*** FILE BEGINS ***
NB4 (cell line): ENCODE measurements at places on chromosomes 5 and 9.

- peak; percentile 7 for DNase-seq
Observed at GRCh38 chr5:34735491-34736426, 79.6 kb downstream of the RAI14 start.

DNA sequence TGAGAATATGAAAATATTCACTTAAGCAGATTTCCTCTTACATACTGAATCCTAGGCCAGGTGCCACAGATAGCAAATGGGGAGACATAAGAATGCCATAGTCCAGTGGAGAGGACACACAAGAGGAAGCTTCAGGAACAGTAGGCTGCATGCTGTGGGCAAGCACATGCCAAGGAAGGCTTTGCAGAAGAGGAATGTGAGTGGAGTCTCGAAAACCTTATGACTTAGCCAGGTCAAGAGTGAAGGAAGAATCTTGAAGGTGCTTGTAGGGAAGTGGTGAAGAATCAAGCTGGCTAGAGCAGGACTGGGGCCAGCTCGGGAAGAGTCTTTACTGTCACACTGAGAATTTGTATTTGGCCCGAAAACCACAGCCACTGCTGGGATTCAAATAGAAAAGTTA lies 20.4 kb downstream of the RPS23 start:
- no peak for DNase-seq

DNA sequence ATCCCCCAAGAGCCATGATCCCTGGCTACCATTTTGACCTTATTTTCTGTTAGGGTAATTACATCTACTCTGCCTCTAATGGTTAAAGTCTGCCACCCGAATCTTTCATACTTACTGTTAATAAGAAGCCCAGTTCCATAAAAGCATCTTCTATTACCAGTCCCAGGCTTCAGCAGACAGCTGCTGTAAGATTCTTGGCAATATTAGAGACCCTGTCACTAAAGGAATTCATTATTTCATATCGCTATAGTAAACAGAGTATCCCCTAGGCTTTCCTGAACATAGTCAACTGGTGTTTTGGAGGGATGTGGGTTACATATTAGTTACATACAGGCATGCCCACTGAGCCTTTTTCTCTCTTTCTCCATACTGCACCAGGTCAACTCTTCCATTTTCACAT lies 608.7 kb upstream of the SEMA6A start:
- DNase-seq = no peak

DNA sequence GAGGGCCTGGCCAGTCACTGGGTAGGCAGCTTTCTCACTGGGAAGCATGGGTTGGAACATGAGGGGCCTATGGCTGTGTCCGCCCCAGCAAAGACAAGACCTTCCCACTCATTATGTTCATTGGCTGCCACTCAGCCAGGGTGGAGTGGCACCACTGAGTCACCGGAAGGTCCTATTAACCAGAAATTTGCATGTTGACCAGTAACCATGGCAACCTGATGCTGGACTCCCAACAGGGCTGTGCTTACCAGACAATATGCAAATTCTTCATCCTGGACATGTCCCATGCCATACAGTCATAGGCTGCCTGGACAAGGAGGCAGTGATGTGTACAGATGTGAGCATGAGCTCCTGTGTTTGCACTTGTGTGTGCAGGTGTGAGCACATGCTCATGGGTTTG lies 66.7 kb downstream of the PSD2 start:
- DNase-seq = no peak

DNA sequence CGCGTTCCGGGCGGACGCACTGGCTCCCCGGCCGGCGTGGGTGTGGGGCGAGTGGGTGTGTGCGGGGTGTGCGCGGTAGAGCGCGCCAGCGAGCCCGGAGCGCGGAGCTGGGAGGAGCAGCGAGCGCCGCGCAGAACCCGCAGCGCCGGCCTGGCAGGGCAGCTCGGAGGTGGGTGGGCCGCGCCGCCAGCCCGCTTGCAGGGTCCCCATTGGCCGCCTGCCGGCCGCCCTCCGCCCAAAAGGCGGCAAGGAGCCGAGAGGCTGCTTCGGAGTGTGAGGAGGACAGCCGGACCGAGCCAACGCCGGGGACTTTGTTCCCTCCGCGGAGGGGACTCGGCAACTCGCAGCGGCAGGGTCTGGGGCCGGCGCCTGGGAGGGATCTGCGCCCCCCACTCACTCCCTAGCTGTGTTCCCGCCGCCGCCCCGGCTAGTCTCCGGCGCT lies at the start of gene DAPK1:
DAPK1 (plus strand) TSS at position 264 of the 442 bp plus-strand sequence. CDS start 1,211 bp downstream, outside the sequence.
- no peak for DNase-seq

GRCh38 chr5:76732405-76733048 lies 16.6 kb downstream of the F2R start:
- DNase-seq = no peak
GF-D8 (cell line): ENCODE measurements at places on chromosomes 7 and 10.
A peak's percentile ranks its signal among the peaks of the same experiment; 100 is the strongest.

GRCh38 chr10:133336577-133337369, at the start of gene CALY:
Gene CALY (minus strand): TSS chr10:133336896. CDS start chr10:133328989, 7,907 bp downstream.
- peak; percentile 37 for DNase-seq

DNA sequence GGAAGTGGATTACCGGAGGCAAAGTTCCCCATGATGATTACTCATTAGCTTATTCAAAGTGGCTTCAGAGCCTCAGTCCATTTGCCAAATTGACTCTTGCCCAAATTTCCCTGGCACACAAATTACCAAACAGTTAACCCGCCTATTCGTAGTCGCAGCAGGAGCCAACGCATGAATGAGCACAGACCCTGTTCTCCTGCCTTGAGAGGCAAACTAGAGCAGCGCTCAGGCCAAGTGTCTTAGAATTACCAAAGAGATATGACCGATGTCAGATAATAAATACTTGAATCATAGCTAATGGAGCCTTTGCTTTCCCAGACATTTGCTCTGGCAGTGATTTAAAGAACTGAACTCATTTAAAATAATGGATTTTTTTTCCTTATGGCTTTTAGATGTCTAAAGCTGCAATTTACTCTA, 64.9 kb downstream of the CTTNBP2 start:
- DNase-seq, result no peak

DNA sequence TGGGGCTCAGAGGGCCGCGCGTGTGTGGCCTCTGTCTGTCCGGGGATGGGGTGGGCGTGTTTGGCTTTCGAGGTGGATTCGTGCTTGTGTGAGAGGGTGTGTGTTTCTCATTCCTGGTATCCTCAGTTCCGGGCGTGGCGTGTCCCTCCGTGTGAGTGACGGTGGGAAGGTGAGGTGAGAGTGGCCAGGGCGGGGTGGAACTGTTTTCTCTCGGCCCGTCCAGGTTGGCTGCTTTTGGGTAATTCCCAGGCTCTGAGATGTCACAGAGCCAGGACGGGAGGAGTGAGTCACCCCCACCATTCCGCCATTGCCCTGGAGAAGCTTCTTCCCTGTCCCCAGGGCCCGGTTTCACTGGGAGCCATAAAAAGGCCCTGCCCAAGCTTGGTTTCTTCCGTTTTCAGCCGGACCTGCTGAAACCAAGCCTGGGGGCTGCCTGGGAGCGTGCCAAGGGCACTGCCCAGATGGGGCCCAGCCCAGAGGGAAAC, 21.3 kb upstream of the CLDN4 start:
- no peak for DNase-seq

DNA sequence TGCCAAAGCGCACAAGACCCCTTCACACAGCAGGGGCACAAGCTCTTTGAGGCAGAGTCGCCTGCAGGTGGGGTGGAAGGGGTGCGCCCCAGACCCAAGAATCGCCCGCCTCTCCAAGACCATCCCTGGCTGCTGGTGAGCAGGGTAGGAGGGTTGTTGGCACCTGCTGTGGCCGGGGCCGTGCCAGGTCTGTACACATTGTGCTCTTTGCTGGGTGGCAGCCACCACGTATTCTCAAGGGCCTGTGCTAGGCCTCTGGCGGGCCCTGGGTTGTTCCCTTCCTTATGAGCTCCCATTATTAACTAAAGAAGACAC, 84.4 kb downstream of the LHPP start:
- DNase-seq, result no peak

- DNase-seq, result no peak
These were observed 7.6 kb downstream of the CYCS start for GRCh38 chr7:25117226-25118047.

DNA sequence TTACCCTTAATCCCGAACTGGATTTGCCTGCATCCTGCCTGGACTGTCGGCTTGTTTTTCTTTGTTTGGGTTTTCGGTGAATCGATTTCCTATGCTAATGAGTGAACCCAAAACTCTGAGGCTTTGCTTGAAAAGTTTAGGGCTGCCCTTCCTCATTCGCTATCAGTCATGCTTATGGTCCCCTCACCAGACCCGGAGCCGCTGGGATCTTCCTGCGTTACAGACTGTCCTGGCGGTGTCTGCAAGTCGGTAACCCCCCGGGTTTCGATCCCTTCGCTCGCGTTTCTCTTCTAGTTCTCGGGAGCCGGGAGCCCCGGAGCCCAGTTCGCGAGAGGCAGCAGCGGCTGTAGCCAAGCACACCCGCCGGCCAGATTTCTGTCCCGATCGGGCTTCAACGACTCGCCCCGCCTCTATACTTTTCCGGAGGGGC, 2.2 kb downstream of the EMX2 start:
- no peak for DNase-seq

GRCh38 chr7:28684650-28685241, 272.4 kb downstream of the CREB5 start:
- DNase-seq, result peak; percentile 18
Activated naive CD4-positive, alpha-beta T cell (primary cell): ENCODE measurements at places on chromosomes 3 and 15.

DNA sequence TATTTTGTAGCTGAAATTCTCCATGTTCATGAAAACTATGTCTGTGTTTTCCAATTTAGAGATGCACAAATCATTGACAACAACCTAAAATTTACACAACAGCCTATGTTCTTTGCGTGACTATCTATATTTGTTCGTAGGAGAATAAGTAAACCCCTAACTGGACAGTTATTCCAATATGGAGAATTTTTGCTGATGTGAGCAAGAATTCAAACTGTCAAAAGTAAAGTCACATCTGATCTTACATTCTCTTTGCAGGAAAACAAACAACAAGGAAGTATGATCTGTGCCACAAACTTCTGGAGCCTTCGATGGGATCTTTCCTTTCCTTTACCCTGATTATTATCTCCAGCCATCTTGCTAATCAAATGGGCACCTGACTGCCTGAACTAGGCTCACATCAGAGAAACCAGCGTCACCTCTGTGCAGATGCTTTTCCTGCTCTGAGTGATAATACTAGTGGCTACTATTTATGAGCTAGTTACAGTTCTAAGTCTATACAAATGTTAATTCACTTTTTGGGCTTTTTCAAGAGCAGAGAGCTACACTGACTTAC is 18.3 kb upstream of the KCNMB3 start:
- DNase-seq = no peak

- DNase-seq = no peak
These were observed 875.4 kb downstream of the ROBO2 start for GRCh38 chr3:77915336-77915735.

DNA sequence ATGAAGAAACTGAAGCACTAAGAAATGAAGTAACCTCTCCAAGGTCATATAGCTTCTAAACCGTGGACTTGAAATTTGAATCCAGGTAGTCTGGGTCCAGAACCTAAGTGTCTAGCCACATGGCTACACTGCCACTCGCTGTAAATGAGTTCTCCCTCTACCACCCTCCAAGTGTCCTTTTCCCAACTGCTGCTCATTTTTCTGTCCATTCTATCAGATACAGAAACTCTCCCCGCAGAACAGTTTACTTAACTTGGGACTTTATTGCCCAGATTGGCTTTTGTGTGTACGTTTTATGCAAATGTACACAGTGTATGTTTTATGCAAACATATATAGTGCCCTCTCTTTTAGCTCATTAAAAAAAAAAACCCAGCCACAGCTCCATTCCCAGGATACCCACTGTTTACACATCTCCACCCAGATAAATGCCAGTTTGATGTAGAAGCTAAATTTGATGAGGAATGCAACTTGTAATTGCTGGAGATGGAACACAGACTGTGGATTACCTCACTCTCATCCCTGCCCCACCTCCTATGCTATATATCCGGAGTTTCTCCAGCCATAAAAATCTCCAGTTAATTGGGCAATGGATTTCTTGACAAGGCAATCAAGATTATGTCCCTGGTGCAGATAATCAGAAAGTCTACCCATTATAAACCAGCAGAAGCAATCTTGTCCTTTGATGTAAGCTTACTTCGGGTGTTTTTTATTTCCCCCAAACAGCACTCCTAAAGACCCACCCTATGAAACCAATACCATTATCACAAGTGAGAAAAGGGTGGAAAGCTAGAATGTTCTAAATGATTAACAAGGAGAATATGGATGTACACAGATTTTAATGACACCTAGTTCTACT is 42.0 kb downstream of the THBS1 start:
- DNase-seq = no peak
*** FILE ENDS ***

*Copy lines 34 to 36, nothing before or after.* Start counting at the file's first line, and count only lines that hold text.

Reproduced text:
- DNase-seq = no peak

- DNase-seq = no peak
These were observed 875.4 kb downstream of the ROBO2 start for GRCh38 chr3:77915336-77915735.